Congratulations for growing your businesses rapidly so far. But how do you keep this going? Or more to the point, how do the people who work for you keep this going?
Having too much to do is a permanent feature of life in a fast growing company. What your teams do now (today!) and next (tomorrow!) is the difference between success and mediocrity. How effective are those that report directly to you at prioritising? And how effective are they at ensuring their teams can prioritise? Yes, they have the management talk, but when it comes down to how they allocate their time during the week, are you confident they are spending 80% of their time doing things that are important AND urgent?
Understanding the difference between ‘important’ and ‘urgent’ is easy. We all understand that some things are urgent and important, some things are urgent but not so important etc. However, executing and enforcing this principle throughout an organisation week in week out is not so easy. Open plan offices and a supportive team culture are (at times) designed to promote the ‘less important but urgent’ responsibilities over and above the merely ‘important’ ones. Put it to the test this week. Look at diaries and match them to what you think is ‘important’ and urgent .
The second matrix that challenged me recently is one that tests your management style. Mapping ‘competence’ and ‘confidence’ on a 2×2 basis reveals interesting issues regarding not only how your team operates but also how you manage your team. The underlying principle is that your management style needs to match the confidence and competence makeup of those that directly report to you. If your CFO is highly competent and confident, you can delegate freely. If your Sales Director is confident but less competent, then delegation is a recipe for disaster. Easy so far.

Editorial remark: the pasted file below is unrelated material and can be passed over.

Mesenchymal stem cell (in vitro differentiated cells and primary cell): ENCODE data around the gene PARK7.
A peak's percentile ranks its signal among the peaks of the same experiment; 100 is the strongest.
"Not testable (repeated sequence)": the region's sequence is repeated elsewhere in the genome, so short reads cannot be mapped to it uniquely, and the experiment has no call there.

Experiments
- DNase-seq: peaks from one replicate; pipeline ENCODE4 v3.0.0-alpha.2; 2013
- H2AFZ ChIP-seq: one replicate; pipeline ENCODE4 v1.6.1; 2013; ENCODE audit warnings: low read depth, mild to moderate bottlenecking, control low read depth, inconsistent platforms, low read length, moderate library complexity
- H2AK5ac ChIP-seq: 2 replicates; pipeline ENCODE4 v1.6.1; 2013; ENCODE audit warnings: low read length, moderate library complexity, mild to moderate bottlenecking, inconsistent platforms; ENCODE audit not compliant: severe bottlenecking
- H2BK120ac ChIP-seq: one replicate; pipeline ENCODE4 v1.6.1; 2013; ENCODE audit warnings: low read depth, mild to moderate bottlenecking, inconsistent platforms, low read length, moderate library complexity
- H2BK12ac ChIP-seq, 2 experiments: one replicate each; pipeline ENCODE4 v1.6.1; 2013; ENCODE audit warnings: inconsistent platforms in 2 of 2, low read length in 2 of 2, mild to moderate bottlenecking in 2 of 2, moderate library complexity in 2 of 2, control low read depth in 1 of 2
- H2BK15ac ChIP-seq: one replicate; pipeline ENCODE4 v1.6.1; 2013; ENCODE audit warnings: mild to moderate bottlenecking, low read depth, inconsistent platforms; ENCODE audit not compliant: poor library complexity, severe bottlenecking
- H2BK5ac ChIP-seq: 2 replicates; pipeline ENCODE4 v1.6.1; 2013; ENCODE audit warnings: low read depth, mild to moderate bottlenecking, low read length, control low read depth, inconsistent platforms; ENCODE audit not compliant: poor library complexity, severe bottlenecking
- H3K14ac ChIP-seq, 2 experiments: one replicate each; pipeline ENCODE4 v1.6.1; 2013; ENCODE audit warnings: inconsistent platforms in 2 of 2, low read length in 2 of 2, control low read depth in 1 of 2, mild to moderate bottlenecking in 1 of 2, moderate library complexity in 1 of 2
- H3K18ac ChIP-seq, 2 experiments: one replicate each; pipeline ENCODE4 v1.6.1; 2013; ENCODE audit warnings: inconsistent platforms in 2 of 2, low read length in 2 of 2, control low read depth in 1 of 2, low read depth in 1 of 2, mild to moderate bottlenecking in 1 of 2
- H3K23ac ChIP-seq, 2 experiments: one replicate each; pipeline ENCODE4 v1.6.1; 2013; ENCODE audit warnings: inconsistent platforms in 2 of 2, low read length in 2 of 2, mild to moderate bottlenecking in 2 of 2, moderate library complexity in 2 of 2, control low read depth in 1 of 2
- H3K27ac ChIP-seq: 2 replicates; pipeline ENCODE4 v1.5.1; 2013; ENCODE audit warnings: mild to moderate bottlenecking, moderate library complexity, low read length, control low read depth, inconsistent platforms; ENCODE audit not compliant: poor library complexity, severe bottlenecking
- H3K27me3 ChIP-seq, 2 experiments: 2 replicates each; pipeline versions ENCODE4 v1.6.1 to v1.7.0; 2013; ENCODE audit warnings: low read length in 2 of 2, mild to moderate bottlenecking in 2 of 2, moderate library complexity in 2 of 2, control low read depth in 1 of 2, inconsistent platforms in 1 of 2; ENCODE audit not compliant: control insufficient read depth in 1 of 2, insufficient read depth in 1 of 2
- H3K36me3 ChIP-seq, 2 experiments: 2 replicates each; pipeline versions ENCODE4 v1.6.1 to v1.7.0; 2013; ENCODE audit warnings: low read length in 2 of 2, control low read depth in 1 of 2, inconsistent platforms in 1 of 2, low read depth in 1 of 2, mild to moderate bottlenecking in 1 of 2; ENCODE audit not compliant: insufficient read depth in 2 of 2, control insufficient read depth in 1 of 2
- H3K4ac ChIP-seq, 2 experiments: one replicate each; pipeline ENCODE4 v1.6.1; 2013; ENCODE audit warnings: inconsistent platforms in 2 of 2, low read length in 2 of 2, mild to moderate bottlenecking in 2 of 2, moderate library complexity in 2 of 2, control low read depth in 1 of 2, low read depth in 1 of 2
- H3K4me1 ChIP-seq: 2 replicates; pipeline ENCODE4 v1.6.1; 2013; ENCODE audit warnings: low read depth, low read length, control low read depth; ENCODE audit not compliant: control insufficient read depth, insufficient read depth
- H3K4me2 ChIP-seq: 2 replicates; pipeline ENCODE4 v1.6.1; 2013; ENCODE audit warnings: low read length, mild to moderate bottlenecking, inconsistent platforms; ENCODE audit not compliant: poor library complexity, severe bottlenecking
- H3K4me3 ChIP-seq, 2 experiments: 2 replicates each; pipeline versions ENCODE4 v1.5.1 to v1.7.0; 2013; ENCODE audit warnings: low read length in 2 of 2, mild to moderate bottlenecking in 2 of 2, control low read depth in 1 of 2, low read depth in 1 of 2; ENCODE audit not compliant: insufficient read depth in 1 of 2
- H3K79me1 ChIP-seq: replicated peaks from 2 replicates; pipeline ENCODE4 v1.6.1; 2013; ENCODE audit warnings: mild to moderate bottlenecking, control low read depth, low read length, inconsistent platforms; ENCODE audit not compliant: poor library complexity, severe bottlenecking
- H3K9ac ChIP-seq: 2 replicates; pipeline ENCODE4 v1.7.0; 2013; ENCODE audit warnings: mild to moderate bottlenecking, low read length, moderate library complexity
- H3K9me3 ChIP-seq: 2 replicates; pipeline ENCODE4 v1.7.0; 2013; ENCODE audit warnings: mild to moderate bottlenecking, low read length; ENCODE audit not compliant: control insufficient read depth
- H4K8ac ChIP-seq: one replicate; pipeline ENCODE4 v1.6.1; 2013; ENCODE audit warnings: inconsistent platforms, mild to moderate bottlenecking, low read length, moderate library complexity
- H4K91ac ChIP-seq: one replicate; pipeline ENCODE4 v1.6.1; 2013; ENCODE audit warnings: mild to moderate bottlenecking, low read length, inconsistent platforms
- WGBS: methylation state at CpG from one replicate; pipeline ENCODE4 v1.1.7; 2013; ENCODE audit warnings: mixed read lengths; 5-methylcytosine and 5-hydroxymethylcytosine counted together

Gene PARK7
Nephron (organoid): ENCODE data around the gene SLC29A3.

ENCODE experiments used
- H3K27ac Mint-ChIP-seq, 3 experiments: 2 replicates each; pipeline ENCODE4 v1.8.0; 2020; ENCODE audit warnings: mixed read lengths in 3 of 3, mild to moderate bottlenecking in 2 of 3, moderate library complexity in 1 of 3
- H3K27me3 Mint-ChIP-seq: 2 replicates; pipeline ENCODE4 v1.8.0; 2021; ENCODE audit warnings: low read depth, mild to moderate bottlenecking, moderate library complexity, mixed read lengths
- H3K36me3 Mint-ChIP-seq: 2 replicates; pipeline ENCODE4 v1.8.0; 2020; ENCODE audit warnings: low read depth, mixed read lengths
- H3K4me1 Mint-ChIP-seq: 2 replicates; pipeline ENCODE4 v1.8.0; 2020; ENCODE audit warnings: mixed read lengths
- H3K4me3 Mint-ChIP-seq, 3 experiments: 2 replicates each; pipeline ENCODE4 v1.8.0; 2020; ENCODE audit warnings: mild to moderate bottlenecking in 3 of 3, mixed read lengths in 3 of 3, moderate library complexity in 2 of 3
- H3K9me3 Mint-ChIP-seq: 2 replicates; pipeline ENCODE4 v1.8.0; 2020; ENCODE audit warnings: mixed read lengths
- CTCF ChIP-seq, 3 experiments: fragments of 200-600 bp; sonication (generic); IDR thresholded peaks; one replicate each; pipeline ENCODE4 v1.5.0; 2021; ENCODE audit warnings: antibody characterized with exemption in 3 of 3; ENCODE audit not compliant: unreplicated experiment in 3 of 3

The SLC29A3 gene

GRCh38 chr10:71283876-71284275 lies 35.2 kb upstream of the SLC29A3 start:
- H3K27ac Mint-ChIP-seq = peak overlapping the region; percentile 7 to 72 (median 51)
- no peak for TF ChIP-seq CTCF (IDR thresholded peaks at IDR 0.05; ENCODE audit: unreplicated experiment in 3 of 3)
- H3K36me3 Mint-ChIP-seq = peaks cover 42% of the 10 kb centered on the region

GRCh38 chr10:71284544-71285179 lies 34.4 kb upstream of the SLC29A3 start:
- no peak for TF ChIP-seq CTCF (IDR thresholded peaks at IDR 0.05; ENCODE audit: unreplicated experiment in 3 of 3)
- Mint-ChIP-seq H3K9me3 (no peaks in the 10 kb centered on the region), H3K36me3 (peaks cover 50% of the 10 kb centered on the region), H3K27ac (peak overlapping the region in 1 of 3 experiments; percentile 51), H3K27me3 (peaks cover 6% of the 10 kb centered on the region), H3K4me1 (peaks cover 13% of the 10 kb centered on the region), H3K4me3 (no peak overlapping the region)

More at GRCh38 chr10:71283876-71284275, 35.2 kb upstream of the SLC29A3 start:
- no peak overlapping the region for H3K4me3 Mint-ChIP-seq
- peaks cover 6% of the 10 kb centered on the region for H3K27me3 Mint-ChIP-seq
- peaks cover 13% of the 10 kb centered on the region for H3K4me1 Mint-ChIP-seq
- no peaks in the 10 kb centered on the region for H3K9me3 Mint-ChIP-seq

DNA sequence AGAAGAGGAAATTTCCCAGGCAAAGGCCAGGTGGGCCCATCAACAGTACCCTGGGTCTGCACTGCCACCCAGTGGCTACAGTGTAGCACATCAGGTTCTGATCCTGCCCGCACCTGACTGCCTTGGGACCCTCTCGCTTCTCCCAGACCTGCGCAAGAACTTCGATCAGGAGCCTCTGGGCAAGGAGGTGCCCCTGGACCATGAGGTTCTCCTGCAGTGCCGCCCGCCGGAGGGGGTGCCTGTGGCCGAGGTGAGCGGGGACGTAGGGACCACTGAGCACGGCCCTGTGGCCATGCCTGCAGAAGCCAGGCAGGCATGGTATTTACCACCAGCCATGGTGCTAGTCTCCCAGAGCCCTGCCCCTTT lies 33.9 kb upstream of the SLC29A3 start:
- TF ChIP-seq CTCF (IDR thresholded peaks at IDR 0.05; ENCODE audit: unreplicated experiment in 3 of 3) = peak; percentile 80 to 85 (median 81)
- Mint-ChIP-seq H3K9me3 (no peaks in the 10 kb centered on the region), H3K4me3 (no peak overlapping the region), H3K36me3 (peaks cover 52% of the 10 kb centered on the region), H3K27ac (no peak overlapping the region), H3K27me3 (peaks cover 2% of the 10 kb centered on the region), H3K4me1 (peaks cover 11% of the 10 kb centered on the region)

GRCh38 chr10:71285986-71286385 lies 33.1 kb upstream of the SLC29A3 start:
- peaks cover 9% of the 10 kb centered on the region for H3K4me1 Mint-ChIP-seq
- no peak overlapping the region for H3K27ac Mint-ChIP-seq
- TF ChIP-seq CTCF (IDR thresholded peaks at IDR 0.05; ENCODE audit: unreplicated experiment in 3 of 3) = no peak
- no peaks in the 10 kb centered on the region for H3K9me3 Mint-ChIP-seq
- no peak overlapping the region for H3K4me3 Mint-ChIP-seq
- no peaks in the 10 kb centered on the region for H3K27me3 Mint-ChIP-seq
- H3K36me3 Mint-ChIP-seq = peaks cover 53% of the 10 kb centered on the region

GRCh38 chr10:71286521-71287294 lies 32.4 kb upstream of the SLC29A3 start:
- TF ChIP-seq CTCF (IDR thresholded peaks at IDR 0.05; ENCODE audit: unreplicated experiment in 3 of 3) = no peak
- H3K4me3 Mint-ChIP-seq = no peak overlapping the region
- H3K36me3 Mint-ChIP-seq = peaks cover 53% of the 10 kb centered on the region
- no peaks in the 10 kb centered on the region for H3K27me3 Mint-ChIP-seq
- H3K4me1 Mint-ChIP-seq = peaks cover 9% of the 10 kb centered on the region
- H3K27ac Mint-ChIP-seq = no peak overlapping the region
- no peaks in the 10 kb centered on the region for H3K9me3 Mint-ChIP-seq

The problem may arise when you throw fast growth into the mix. When you’re rapidly growing, everyone in your management team will at some point be doing something for the first time and hence be less competent at it. If they’re self-aware and seek help, particularly if your management style is open to it, then all is manageable. The first alarm bell is that they remain confident, hiding their lack of competence, and you continue your delegation approach as that is how your working relationship has developed. Alarm bell two is that you change your management style to address the competence change, and they take this as a sign that you no longer trust them in their wider role.
These two simple matrices address two age-old issues for managers of high-growth businesses: how to better prioritise and delegate. Amongst the strategy papers, sales reports and financials, we would all be well served to make sure we have the two matrices somewhere on our desks at all times.
About the author
Mike launched Frog in 2009, after seven years in industry and 12 years at 3i. He represents Frog on the boards of Rated People, SHE Software and Modulr.